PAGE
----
William W. Lowrance, Ph.D., Project Leader
Genomic research is now being broadened to include complex population-based studies, and the results of medical sequencing projects are being assembled into databases. While all this holds great promise to further the understanding of health and disease, it also brings potential threats both to the privacy of the people whose genomes are being studied and to public trust in the burgeoning genomic research enterprise.
Concerned about the risks, the National Human Genome Research Institute (NHGRI) asked Dr. William Lowrance, a consultant on health research ethics and policy, to prepare a white paper (Privacy, Confidentiality, and Identifiability in Genomic Research) and co-chair with Dr. Francis Collins, the NHGRI director, a workshop involving an experienced group of scientists, NIH and other government officials and staff, ethicists, lawyers, lay advocates, and leaders of several large research projects, to discuss the issues.
Generally the analysis of the white paper was accepted - it should be considered part of this summary - and the following conclusions informally emerged.
Increasing amounts of highly detailed genomic data, often linked with health and other data, are being released in both research and non-research settings, and this trend will continue. Although the chances of identity disclosure and possible negative consequences for the data-subjects, researchers, or institutions are difficult to estimate (because they depend heavily on circumstances), probably they are small. But it is clear that access to more data by more diverse accessors for more varied purposes inevitably will increase the risks.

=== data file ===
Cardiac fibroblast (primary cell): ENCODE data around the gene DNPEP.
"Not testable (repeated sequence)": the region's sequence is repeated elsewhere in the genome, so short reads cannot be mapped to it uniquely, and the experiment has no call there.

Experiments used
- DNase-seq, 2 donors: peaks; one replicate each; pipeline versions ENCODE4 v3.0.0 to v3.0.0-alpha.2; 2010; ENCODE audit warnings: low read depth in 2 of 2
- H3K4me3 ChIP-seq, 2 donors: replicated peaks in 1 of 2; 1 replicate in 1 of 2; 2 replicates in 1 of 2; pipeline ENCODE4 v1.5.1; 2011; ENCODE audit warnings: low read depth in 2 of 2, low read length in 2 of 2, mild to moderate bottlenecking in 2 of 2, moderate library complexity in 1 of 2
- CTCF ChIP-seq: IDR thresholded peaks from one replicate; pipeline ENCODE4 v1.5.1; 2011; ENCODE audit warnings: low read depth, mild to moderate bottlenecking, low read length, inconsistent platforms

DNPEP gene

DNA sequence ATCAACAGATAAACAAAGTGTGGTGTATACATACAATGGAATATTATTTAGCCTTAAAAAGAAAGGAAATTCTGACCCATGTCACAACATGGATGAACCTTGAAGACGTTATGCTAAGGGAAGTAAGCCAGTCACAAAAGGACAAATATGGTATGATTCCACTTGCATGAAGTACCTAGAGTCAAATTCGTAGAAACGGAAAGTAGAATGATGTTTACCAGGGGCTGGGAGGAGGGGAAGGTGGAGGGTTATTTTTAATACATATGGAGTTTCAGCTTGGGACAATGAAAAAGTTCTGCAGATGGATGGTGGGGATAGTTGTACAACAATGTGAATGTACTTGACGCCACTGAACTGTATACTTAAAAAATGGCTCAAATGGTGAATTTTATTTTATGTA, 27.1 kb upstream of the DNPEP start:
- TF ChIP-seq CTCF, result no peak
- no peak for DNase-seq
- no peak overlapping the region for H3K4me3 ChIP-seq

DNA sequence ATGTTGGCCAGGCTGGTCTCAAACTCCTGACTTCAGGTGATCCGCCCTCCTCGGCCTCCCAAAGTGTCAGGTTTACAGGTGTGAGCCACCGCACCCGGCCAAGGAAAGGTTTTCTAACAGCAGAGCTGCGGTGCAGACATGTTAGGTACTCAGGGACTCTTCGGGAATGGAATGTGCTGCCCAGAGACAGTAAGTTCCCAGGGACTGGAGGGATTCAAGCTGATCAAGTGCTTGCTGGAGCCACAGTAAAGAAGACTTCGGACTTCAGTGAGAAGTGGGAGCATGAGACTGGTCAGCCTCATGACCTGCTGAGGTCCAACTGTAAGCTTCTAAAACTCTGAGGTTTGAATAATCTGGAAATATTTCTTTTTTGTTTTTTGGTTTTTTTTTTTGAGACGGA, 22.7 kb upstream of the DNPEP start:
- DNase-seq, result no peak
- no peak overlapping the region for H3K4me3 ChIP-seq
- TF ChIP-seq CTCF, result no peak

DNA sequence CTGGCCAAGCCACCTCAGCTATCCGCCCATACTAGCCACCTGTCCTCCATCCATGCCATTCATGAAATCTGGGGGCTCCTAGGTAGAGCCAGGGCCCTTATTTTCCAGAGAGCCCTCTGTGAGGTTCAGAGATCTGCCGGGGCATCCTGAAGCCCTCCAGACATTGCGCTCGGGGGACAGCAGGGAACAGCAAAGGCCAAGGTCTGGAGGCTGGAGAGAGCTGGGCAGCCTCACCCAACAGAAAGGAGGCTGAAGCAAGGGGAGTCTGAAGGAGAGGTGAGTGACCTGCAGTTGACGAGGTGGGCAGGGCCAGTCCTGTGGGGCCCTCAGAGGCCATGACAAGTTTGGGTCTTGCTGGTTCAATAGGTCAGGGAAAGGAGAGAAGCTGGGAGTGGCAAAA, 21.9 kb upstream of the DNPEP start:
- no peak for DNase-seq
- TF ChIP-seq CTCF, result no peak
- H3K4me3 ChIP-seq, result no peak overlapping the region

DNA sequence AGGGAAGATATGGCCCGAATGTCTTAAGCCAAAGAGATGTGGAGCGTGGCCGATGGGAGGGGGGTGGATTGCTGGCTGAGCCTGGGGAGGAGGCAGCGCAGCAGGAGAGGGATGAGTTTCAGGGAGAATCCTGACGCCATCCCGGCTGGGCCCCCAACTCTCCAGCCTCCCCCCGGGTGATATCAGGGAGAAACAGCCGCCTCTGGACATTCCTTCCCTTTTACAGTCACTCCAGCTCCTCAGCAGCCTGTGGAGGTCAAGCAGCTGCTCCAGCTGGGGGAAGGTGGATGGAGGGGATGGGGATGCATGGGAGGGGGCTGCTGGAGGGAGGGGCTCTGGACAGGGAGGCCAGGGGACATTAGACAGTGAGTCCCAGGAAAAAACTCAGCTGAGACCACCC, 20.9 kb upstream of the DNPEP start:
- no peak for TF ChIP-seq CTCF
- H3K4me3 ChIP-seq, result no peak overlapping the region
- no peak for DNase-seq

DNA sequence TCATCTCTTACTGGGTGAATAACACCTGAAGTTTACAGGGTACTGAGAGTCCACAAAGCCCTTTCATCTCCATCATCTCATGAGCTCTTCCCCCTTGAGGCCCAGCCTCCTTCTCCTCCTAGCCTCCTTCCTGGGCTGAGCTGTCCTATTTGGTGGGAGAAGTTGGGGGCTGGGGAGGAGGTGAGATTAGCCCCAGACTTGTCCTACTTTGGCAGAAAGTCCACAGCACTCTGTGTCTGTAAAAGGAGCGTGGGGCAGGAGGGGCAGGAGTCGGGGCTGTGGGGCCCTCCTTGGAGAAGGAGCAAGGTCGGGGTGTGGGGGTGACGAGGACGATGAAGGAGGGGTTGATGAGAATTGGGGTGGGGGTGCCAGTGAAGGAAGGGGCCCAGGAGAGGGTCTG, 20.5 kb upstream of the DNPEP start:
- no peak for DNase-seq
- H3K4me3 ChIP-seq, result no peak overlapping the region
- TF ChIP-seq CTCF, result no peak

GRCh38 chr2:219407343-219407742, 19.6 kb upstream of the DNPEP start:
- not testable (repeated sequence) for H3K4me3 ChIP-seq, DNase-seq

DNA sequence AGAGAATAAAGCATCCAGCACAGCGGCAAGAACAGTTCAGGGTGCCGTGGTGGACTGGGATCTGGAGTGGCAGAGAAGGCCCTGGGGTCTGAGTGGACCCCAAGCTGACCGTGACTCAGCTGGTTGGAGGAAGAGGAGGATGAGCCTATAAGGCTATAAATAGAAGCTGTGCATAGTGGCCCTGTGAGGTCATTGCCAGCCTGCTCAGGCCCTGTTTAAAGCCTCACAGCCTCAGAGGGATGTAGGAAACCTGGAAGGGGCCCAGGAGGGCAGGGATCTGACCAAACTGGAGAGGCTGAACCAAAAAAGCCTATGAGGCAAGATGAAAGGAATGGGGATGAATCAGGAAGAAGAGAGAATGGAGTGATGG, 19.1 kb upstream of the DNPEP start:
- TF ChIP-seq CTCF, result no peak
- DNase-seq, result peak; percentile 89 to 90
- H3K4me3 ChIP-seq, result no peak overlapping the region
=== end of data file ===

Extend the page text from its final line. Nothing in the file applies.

Matching: If identified or straightforwardly identifiable reference genotype data are available, matching can be performed with very high reliability.
Linking: When genomic data are associated with such clues as diagnosis, locale, health care or payment information, treatment dates, and so on, there is a possibility that the data can be searched against administrative or other identified data-sets and lead to identification of individuals.
Profiling/Describing: As the phenotypic manifestations of various genes become known, it will increasingly become possible to construct probabilistic descriptions of persons from genomic data. Already a small number of physical attributes and proxies for ethnicity are inferable; soon many chronic-disease susceptibilities will be; and before long some behavioral tendencies will be.
Limiting the amount of genomic information released from each sample.
Technically this is easy to do and is often done. Precautions can be taken to make sure that individual genotypes or separate sequence-reads from a sample cannot be reassembled into a dataset that might be unique to the individual. But releasing too few SNPs or too-short snippets of sequence may limit research usefulness.
Statistically degrading data before releasing.
Techniques such as micro-aggregating ("binning"), scrambling, and masking can be employed, and they may be acceptable for some analyses, but generally these degrade usefulness.
Sequestering identifiers via key-coding.
This is a pivotally important safeguard. It does not totally obviate the possibility of identifying via matching or profiling, but the latter can be much reduced by carefully removing strongly identifying data from data-sets before key-coding and releasing them.
Based on the preceding points, it is clear that although a lot of sequence and related data can still be made freely accessible, such as by being posted on publicly accessible websites, increasingly projects will have to manage access via controlled release arrangements in which, among other things, accessors commit to protecting privacy and confidentiality.
Freely open data-release is acceptable only if either: (a) consent to it is ethically and legally legitimate, and granted; or (b) the data are for all practical purposes non-identifiable.
Generally the experience with controlled release has been positive. But the scale and potential international accessibility of many new projects will test the robustness and enforceability of access arrangements.
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Last Reviewed: March 13, 2012